"Griffin's plot stays hot and moves at quicksilver speed." --Kirkus Reviews
Two Americans in the just-born Office of Strategic Services take on their most important assignment during World War II: to extract--or eliminate--those Germans with the expertise to develop the atomic bomb.
The third installment and first hardcover printing of Griffin's series of WWII espionage novels (originally published under the pseudonym Alex Baldwin) once again conjures up the year 1942, an era when men were boys and women were, well... large breasted. Between bed hopping and libidinous musings, intrepid secret agents Major Richard Caniday (who's really not a major) and Eric Fulmar, members of the fledging OSS, aim to smuggle out of Germany the scientist whose knowledge of metallurgy holds the key to the Third Reich's development of jet engines. The professor has a lovely daughter, of course, who is being sexually used by the sleazy Nazis; she is also used by double agents in the German high command as a tool to help undermine Hitler's mad schemes. Other plot lines explore Fulmar's mission in Morocco and the Allies' attempt to develop a "flying bomb" of their own. Cameos by such historical figures as William "Wild Bill" Donovan, Joseph P. Kennedy Jr., David Niven and Peter Ustinov lend color to a story so cluttered with specific detail concerning uniforms, automobiles, airplanes and women's silk undergarments that readers may wonder how the war was won by people so obsessed by military protocol and mammary glands. Anachronisms in speech further mar the story, but after one gets past the multiple PG-13-rated sex scenes and hackneyed plot, there are suspenseful scenes of subterfuge and derring-do. Unfortunately for those who didn't read the previous volumes and who may miss the next, this book stops rather than concludes, leaving many painstakingly embroidered subplots unresolved.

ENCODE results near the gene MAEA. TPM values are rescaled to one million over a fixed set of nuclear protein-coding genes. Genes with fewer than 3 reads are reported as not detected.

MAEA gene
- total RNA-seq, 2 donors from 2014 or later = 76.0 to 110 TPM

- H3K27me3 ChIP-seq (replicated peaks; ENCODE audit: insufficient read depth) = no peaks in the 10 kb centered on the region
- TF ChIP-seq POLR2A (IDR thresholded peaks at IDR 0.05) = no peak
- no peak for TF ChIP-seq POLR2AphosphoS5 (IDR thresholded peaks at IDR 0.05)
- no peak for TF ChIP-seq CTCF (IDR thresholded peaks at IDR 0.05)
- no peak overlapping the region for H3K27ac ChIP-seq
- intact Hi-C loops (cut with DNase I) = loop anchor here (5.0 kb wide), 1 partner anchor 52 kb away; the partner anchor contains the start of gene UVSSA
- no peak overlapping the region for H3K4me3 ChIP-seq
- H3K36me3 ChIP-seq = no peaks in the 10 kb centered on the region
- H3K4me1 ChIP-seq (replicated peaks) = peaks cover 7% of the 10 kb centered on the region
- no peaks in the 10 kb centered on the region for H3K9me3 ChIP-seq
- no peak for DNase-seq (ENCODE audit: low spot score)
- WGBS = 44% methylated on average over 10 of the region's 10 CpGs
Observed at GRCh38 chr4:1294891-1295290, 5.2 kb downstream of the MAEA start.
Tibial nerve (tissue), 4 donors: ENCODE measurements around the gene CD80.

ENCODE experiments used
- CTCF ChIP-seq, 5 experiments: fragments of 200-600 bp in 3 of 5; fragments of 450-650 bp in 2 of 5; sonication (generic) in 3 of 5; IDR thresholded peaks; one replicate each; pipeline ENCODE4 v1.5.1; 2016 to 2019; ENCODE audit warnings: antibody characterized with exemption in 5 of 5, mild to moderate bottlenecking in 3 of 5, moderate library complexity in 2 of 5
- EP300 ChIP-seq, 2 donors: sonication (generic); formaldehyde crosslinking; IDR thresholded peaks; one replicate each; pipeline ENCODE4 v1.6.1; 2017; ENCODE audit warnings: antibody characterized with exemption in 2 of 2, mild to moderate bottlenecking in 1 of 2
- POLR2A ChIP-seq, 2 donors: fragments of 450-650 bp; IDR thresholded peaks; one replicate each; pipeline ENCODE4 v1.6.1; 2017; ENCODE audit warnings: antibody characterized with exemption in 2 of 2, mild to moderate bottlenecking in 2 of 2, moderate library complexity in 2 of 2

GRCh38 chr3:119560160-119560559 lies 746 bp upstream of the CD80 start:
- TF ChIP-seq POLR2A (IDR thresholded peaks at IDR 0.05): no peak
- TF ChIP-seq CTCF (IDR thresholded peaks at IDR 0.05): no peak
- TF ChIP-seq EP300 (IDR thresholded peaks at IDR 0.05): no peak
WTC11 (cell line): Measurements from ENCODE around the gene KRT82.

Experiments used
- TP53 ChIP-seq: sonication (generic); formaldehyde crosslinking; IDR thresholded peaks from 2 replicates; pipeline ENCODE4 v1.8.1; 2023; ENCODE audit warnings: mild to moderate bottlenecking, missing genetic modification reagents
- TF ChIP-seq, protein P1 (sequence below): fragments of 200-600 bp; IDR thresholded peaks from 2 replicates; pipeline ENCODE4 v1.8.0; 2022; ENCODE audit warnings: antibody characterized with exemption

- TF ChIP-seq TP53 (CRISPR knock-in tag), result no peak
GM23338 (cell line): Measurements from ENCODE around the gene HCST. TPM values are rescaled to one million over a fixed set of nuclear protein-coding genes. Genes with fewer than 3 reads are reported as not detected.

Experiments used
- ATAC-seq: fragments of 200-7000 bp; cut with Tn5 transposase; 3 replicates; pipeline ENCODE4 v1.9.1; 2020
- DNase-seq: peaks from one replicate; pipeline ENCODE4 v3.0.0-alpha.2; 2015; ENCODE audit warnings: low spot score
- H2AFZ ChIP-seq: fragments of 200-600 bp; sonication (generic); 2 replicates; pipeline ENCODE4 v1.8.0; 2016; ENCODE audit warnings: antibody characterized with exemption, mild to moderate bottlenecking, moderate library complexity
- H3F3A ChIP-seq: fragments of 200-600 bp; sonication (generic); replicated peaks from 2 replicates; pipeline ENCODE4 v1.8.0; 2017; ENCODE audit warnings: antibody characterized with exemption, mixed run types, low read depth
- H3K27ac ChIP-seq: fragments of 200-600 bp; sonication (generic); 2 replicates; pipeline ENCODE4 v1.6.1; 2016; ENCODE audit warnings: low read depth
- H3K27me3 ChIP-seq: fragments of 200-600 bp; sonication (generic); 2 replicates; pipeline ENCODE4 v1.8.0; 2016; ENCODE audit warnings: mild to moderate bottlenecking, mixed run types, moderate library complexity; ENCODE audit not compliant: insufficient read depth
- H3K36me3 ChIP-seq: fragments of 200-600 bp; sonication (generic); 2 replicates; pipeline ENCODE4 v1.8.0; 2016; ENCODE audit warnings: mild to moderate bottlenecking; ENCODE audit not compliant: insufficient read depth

Copyright 1999 Reed Business Information, Inc. -- PUBLISHERS WEEKLY.
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April 29, 2000
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